All in the Family The best Father’s Day gift Colin McDonald could give his dad was to live his own dream

Gerry McDonald understands how great the distance is from being a good hockey player to becoming a professional. After a Division III career at North Adams State in Massachusetts, with hard work and some luck, Gerry made it to the NHL for a brief stint as a defenseman for the Hartford Whalers.

So when Gerry’s son, Colin, after five years of battling through the Edmonton and Pittsburgh organizations, finally found a steady role as a contributor for a resurgent New York Islander team, he had no bigger supporter than Gerry.

Such is the level of empathy that when the Islanders secured a postseason spot for the first time since 2007, the elder McDonald started his own playoff beard. “I had to ask him, is this cool?” Gerry says laughing. “Is this going to be weird for you? But he was ok with it.”

The Islanders faith in Colin McDonald showed quick dividends. During the lockout-shortened 2012-13 campaign, Colin scored seven goals and added two more during the playoffs. Gerry and his wife Suzanne made the two-hour trip from their home in Connecticut to Long Island to see a few of them in person.

“As a Dad, all you want is what is best for your children,’’ he says. “Knowing how hard Colin worked to reach this point in his career is a dream come true for me and for him. He has been committed to this for as long as I can remember.” 

Gerry McDonald played only eight games for the Whalers in the early 1980s when he mostly skated for their AHL affiliate in Binghamton, New York. A trade from the Rangers – in which New York acquired star playmaker Mike Rogers for three players - turned out to be a life-determining move for the Massachusetts-born McDonald.

After three seasons with the Whalers organization, Gerry had the opportunity in the summer of 1984 to play in Finland. Instead of uprooting his family weeks before Colin was born, he decided to call it a career and start his next professional life in the Hartford area. Almost three decades later, there are no regrets for McDonald, who manages two Volvo dealerships.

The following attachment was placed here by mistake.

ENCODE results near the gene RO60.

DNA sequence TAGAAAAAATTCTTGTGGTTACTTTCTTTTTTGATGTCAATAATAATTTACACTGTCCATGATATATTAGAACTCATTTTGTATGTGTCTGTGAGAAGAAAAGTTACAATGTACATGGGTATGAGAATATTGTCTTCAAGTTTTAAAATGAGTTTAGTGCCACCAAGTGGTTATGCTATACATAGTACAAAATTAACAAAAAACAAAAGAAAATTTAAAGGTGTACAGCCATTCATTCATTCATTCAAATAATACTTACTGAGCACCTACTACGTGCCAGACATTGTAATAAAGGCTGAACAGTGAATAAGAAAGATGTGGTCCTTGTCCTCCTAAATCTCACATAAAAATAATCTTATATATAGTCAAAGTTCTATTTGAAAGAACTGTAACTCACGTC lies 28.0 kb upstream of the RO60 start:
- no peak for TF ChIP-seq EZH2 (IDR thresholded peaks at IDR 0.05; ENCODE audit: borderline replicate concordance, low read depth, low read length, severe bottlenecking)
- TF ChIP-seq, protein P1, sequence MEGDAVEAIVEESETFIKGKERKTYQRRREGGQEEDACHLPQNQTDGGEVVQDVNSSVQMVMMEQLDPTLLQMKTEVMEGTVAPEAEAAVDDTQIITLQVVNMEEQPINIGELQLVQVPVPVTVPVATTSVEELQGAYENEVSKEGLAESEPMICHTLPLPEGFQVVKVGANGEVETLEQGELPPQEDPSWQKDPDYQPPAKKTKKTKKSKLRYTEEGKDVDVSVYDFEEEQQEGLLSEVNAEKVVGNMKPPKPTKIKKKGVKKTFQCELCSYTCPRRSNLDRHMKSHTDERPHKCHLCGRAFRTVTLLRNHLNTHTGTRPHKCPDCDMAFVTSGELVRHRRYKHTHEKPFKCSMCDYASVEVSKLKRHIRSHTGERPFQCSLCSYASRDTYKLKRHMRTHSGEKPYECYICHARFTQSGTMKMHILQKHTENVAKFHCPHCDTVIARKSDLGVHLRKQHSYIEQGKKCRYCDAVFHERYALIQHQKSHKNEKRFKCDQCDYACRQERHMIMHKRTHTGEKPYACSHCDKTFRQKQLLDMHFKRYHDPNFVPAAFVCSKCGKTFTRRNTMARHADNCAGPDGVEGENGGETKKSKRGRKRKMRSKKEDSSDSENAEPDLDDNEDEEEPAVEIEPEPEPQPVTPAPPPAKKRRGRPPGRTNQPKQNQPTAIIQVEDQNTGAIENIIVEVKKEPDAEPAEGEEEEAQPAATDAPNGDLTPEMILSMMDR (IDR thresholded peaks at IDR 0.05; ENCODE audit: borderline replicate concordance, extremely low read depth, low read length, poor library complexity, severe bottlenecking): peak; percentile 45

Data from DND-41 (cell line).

He’s gratified and proud his efforts have blossomed into this chance to enjoy a next generation of hockey success with Suzanne and Colin’s younger siblings, brother Kyle and sister Kelsey.

“We’ve never been pestering parents,’’ Gerry says. “Our kids have kept our relationship strong. We’re tight the five of us, and the older we get the more we realize what we have is special. That’s why we don’t think twice about jumping in the car and traveling for a game.”

Colin, who signed a two-year contract extension with the Islanders through 2014-15, found his game with the gritty young Islanders who rode a strong second half into the postseason.

After five seasons in the AHL—three with Springfield, one with Oklahoma City and another with Wilkes-Barre—he simply kept striving towards the goal of earning a steady spot in the NHL.

Last summer, the Islanders signed McDonald as a free agent then made him captain of their AHL affiliate in Bridgeport – an easy drive for the McDonald family. The right wing had a strong three months with the Sound Tigers before the NHL started an abbreviated 48-game schedule in mid-January.

“In many ways, the lockout was the best thing to happen to me,’’ Colin says. “It gave me a chance to show what I could do and I built confidence heading into the NHL season.”

McDonald was on a line at Bridgeport with center Casey Cizikas, a pattern he continued on Long Island. His superior work ethic and gregarious personality made him popular with the young Islanders, who pushed the top-seeded Pittsburgh Penguins to six games in the opening round of the playoffs.

Gerry and Suzanne were at Nassau Coliseum more than three hours before the noon start of the Islanders first home playoff game in six years. The pre-game reverie and packed arena were memorable enough but the moment Colin skated onto the ice was one they will always remember.

“As a spectator - and a former player - to be part of a sellout playoff crowd and witness your son playing a game he's committed to, there's no better time in our life than that,’’ Gerry says. “Colin was a big piece of the Islanders puzzle, a key contributor to their success. To enjoy that success with him as a family means everything to all of us.”

For Colin, the new season can’t arrive soon enough as for the first time he can focus on summer training instead of where he might sign.

“As far as I can remember, back in elementary school, when teachers asked what I wanted to be, I always said I wanted to be a hockey player,’’ Colin says. “I really wouldn't trade it for anything. I appreciate the path that I took and the experiences I went through.”

Even Mom can appreciate the message this Father’s Day.

“When Gerry and I saw Colin’s face on the Jumbotron before that first playoff game against Pittsburgh, we looked at each other and almost started crying,’’ she says, welling up again at the thought. “He’s living his dream. You take a moment to sit back and admire it because his accomplishment is our accomplishment.”